Posted in change, Coaching, emotional intelligence, Executive Coaching, leadership, Life coaching, Personal Development, professional development, psychology, self-help, Work-life Balance | Tagged , , | Leave a comment

Health Benefits of Nordic Walking


Modern lifestyle, with its lack of everyday physical activity and exercise training, predisposes people to chronic diseases such as diabetes. In this article discover the multiple benefits of Nordic Walking. 

This is the first article of this new blog dedicated to staying fit and healthy in Tokyo from an expat experience.

Sourced through Scoop.it from: tokyointernationalnordicwalking.wordpress.com

Share your insight

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Is Expatriation an Addiction?


The last few decades has seen more and more people taking up a corporate expatriate posting, with all of the benefits and challenges an expatriation can bring.

Sourced through Scoop.it from: www.communicaid.com

After 25 years of expatriation, experiencing very different cultures such as Japan, United States or Russia,  I think I fit very well with the definition of an enthusiastic expatriate in this interesting article published by Communicaid : I feel comfortable almost anywhere.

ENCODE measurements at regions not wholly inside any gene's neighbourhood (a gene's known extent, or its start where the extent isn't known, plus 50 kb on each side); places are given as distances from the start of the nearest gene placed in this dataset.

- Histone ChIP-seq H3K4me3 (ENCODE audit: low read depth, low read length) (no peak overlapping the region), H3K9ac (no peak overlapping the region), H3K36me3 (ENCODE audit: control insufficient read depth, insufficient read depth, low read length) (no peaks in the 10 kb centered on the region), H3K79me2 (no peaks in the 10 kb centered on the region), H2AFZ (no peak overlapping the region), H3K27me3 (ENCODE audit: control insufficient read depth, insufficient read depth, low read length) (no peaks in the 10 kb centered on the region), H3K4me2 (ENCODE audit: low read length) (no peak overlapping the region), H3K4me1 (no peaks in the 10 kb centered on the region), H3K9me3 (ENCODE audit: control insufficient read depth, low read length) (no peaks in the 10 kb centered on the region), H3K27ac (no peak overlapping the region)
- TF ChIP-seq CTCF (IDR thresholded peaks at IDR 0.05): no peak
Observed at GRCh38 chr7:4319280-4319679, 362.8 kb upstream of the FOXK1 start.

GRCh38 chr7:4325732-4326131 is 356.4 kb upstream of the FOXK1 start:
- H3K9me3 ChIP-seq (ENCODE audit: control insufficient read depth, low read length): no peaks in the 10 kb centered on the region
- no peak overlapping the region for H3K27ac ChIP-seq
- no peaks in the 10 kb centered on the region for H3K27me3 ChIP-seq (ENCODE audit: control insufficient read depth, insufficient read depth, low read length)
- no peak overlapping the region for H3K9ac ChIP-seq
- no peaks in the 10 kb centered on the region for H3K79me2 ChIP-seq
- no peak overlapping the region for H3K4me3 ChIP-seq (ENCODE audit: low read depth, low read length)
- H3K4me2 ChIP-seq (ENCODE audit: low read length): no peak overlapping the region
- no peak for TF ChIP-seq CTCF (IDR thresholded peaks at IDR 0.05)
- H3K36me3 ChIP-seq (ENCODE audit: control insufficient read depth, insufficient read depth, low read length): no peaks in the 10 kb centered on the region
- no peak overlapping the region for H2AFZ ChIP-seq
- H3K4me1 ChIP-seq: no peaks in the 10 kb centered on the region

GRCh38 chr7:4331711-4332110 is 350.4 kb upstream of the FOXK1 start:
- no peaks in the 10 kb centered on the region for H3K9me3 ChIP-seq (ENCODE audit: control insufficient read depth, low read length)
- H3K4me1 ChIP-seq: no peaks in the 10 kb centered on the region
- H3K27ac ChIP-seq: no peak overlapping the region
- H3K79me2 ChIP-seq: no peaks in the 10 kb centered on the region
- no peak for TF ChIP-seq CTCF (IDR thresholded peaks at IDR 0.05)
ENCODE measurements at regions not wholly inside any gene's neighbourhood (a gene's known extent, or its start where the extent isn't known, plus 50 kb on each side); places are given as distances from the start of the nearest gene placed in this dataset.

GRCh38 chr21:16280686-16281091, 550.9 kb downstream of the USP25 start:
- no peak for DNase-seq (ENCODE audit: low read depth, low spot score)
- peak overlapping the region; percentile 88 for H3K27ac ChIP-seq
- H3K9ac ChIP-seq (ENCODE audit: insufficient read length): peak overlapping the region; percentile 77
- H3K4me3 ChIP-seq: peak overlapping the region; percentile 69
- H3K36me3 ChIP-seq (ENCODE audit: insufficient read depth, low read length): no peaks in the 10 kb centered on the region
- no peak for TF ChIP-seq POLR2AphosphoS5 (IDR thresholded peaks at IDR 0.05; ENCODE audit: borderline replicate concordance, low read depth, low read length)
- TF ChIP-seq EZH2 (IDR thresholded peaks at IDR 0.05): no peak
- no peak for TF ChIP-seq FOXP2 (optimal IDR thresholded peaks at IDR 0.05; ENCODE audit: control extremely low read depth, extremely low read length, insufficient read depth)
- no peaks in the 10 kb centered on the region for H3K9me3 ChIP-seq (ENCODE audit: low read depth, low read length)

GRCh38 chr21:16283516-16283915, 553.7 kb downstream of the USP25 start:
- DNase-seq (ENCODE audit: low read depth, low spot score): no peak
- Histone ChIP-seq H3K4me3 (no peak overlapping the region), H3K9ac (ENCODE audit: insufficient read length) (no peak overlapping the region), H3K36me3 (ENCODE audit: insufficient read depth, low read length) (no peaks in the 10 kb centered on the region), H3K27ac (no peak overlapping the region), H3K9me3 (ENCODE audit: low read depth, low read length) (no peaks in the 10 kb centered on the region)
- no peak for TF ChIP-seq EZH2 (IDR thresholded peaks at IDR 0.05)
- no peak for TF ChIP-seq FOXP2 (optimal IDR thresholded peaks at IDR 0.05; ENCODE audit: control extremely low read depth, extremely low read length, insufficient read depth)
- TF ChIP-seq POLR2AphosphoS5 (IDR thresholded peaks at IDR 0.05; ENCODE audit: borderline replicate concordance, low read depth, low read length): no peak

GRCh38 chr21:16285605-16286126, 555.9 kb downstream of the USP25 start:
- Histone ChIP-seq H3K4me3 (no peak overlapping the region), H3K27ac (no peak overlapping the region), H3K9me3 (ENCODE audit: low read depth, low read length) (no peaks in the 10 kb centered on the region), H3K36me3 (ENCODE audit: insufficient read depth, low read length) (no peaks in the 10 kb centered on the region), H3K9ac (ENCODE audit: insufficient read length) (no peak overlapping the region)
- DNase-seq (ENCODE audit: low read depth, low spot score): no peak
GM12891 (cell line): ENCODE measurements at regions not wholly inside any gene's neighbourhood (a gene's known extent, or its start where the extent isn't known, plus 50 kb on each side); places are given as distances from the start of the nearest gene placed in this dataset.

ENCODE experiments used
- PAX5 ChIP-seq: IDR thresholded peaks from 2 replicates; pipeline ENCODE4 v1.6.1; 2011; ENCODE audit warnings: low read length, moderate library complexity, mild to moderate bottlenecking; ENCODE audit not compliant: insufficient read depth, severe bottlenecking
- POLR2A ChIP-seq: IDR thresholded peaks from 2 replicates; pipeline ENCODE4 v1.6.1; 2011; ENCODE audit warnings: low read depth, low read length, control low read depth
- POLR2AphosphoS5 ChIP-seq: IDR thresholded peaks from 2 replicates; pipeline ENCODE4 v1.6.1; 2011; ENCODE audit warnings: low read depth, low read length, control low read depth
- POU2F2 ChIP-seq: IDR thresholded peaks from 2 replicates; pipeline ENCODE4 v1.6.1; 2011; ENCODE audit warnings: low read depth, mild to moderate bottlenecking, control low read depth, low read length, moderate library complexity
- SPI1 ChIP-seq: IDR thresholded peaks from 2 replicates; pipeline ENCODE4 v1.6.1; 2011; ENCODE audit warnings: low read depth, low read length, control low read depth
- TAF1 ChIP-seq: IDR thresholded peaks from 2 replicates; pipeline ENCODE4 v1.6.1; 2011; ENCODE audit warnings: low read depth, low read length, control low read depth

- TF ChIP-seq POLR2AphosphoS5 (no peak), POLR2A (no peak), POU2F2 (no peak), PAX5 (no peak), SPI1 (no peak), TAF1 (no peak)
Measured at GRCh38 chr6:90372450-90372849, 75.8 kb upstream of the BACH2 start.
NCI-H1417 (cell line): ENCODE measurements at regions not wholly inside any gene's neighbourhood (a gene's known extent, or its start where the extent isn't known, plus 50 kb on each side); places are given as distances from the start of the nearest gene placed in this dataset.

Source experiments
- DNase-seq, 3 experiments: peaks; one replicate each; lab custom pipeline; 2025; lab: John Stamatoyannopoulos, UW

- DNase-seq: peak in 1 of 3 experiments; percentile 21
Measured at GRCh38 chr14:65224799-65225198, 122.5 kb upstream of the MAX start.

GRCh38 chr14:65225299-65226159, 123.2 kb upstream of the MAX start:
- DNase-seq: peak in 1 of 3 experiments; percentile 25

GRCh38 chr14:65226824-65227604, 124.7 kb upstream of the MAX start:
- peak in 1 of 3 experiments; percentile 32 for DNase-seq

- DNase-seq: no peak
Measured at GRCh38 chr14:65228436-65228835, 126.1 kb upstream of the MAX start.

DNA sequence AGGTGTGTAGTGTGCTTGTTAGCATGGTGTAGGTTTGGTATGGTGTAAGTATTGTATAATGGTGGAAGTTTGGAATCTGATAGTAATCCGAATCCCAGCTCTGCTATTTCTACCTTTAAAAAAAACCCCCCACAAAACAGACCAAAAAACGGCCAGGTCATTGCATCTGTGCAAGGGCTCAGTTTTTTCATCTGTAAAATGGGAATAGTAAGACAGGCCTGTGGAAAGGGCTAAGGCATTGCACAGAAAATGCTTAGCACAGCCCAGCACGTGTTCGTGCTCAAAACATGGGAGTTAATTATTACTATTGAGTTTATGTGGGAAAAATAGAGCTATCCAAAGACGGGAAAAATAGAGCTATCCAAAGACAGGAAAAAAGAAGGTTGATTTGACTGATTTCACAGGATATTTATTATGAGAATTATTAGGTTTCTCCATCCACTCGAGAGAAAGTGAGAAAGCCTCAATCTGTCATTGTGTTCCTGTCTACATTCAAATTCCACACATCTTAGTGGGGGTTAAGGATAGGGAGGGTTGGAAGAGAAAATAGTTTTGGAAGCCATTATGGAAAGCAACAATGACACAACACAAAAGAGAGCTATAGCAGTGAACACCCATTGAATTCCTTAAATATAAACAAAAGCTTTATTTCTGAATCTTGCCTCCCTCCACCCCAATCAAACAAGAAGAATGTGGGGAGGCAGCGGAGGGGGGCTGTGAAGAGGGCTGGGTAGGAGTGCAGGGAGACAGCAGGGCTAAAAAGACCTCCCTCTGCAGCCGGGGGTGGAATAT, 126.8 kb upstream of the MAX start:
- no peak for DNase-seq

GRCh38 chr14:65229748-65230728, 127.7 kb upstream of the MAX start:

I consider myself a successful “serial” expatriate and I think the following characteristics are very important :

1-Curiosity with a thirst for experiencing “otherness”

2 Humility with willingness to learn different ways of thinking

3-A strong family with high resilience and an adventurous spirit

4- Deep knowledge about who you are,  your strengths, weaknesses

5-Creativity and flexible attitude toward new challenges

6- Not afraid to step out of your comfort zone

7-Future oriented mindset

If expatriation is an addiction then by definition it means you can’t stop moving even if it would be reasonable to settle down. Sometimes this is called the  “Three Year Syndrome”: some expats, get bored, after 3 years, especially if they have no other job than being an expat partner and did not blend with the local culture by establishing a network of local friends.

There is another reason why some expats move so often: with the globalization and the development of virtual teams, with some exceptions, there is no need to have long term expats once the knowledge transfer has been done. There is also more and more people who work abroad  who are not sent by big multinational companies but hired locally. The problem is then to find ways to keep a job until you can retire.  Most of the time those people are forced to move to other countries where they can transfer their unique skills.

What type of expat are you ?

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Global Leadership: Fitting in, without giving in


Adapting your leadership style to a different cultural setting can be tough, especially when the new setting demands a style different from how you would normally and comfortably behave at home. So how do you adapt your leadership behavior across cultures without losing yourself in the process?

Great article: Source: di.dk

It is not always wise to follow the advice : “In Rome do like Romans do ” because you are not a Roman and therefore the expectations people have about you are conditioned by their own bias and stereotypes and what they think about your culture.